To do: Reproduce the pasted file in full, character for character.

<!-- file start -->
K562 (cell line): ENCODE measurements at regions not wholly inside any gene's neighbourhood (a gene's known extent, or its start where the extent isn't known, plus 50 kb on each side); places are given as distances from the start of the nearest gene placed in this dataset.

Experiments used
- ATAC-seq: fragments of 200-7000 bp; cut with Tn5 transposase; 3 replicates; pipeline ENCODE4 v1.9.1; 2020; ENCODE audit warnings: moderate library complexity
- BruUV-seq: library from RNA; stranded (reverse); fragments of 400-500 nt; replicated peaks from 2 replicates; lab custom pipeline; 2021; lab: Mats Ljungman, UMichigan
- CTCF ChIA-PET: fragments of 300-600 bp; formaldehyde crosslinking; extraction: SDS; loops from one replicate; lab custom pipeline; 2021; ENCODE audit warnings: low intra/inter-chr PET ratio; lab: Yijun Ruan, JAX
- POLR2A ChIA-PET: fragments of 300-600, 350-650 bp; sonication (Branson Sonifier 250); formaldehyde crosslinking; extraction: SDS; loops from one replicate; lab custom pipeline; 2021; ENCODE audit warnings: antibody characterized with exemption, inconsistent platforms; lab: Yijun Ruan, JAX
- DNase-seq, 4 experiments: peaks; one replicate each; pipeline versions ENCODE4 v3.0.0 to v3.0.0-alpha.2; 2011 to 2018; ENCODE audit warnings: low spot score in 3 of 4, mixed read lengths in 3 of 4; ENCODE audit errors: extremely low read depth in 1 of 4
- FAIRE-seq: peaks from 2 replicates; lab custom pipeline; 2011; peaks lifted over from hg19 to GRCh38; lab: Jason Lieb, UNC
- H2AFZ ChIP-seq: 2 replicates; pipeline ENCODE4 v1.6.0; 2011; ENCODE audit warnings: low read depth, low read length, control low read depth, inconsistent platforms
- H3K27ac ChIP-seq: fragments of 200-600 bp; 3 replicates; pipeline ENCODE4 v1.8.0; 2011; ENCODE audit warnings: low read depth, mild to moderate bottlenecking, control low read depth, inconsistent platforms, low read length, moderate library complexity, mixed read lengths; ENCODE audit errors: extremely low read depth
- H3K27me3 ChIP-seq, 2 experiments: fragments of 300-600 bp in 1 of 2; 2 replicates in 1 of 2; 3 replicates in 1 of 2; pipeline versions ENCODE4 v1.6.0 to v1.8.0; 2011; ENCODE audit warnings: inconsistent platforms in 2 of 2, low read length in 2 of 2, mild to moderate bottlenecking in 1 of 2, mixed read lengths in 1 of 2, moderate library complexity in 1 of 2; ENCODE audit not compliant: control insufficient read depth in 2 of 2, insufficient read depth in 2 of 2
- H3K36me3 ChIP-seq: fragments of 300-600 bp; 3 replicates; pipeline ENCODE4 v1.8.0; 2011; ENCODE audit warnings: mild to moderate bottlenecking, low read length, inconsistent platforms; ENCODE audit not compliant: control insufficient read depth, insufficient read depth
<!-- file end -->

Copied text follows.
K562 (cell line): ENCODE measurements at regions not wholly inside any gene's neighbourhood (a gene's known extent, or its start where the extent isn't known, plus 50 kb on each side); places are given as distances from the start of the nearest gene placed in this dataset.

Experiments used
- ATAC-seq: fragments of 200-7000 bp; cut with Tn5 transposase; 3 replicates; pipeline ENCODE4 v1.9.1; 2020; ENCODE audit warnings: moderate library complexity
- BruUV-seq: library from RNA; stranded (reverse); fragments of 400-500 nt; replicated peaks from 2 replicates; lab custom pipeline; 2021; lab: Mats Ljungman, UMichigan
- CTCF ChIA-PET: fragments of 300-600 bp; formaldehyde crosslinking; extraction: SDS; loops from one replicate; lab custom pipeline; 2021; ENCODE audit warnings: low intra/inter-chr PET ratio; lab: Yijun Ruan, JAX
- POLR2A ChIA-PET: fragments of 300-600, 350-650 bp; sonication (Branson Sonifier 250); formaldehyde crosslinking; extraction: SDS; loops from one replicate; lab custom pipeline; 2021; ENCODE audit warnings: antibody characterized with exemption, inconsistent platforms; lab: Yijun Ruan, JAX
- DNase-seq, 4 experiments: peaks; one replicate each; pipeline versions ENCODE4 v3.0.0 to v3.0.0-alpha.2; 2011 to 2018; ENCODE audit warnings: low spot score in 3 of 4, mixed read lengths in 3 of 4; ENCODE audit errors: extremely low read depth in 1 of 4
- FAIRE-seq: peaks from 2 replicates; lab custom pipeline; 2011; peaks lifted over from hg19 to GRCh38; lab: Jason Lieb, UNC
- H2AFZ ChIP-seq: 2 replicates; pipeline ENCODE4 v1.6.0; 2011; ENCODE audit warnings: low read depth, low read length, control low read depth, inconsistent platforms
- H3K27ac ChIP-seq: fragments of 200-600 bp; 3 replicates; pipeline ENCODE4 v1.8.0; 2011; ENCODE audit warnings: low read depth, mild to moderate bottlenecking, control low read depth, inconsistent platforms, low read length, moderate library complexity, mixed read lengths; ENCODE audit errors: extremely low read depth
- H3K27me3 ChIP-seq, 2 experiments: fragments of 300-600 bp in 1 of 2; 2 replicates in 1 of 2; 3 replicates in 1 of 2; pipeline versions ENCODE4 v1.6.0 to v1.8.0; 2011; ENCODE audit warnings: inconsistent platforms in 2 of 2, low read length in 2 of 2, mild to moderate bottlenecking in 1 of 2, mixed read lengths in 1 of 2, moderate library complexity in 1 of 2; ENCODE audit not compliant: control insufficient read depth in 2 of 2, insufficient read depth in 2 of 2
- H3K36me3 ChIP-seq: fragments of 300-600 bp; 3 replicates; pipeline ENCODE4 v1.8.0; 2011; ENCODE audit warnings: mild to moderate bottlenecking, low read length, inconsistent platforms; ENCODE audit not compliant: control insufficient read depth, insufficient read depth